For most people, there is nothing suspenseful about dinnertime: you cook food, plate it, and enjoy. But throw a picky eater into the mix and mealtime becomes a breath-holding, nail-biting affair. My husband and I still marvel at the time, months ago, when our 2-year-old had a mere two minutes of loving avocado. When the time was up, mid-chew, the window slammed shut and she was instantly back to despising the green stuff. She opened her mouth and well, you can guess what ended up on the plate.
Dealing with a picky eater is stressful, frustrating, and sometimes, even demoralizing. And while I haven’t yet unlocked the key to turning my once open-minded eater back onto food, I did find one simple trick that keeps me from tearing my hair out.
Reminder: It Has Nothing To Do With You
First, it may help to know that your child’s food affinities (or lack thereof) have little to do with you. Instead, Zero to Three, a non-profit dedicated to the health and well-being of infants and toddlers, says that this phase is a typical reaction to hitting toddlerhood. The group explains that developing a more judicious palate (to be polite about it) is your child’s way of flexing their newfound agency and exercising a measure of control over their ever-changing world. When you view your dinnertime situation through this lens, it’s almost impossible to be mad about it.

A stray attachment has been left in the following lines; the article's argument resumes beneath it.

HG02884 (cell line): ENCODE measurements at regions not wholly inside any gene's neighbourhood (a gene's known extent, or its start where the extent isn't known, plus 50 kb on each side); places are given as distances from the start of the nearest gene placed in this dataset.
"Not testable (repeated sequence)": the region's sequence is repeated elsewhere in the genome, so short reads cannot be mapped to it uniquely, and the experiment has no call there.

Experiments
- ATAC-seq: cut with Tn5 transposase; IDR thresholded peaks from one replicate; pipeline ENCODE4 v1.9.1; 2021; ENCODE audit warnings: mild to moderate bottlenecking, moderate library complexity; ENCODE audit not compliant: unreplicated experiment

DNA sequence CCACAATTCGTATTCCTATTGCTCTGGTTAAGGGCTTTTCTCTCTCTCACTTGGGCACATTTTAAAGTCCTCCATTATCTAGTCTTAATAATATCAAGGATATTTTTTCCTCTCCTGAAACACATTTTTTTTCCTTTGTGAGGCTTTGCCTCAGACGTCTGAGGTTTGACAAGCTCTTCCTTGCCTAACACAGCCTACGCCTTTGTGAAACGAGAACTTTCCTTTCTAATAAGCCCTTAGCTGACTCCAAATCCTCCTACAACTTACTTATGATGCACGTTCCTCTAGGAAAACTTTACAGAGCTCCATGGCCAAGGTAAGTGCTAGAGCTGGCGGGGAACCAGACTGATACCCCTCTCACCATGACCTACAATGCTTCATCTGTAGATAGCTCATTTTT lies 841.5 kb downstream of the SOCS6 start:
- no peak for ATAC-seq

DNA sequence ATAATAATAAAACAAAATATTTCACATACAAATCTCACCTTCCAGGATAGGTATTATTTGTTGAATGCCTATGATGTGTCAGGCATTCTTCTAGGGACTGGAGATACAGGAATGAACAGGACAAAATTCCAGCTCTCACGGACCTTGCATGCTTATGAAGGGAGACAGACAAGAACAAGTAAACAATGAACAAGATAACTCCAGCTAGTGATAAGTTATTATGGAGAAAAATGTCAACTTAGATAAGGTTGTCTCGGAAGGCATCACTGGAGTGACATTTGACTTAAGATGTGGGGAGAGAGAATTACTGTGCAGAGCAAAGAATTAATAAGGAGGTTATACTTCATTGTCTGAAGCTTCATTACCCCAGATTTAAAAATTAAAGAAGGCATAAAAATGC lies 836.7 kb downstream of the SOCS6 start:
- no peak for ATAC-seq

So, what is the answer? As Leah Hackney RD, LD, CSP told me previously, it’s all about letting go. She explained that your job as a parent isn’t to force your child to eat a variety of foods, but rather make a variety of foods available to them. From there, you need to relinquish control, allowing them to choose what to eat and how much.
Surviving picky eating is a long game and frankly, I have neither time nor patience for that. While I will continue to offer a wide variety of foods my toddler will no-doubt refuse, I rely on this easy-peasy rule to ensure she eats something: I serve every new or supposedly detestable food alongside an old favorite.
Surviving picky eating is a long game, and frankly, I have neither time nor patience for that.
My kid loves fruit, green peas, and all things white or filled with cheese. If my husband and I are cooking up soup or pasta for our family, we’ll absolutely put a small portion of our meal on our 2-year-old’s plate. We’ll encourage her to try it, but we’ll also ensure she has one or two recognizable options as well.
Why It Works
I’ll be honest: my toddler rarely eats the family dinner we add to her plate. She’ll poke it and, if we’re lucky, taste it, but generally discards it. We will continue this exercise of exposing her to different foods. But by also providing her a few “safe” items, we majorly cut down on power struggles at the table. We also ensure she eats something, without making her feel like she can refuse dinner only to request something else. We’re not short-order cooks, after all.
I know this little trick won’t put a stop to picky eating, but it’s what works for us now. I’m hopeful that, given enough time, my toddler will find her adventurous side once more. But for now, I’m doing what the experts recommend: filling her plate and letting go.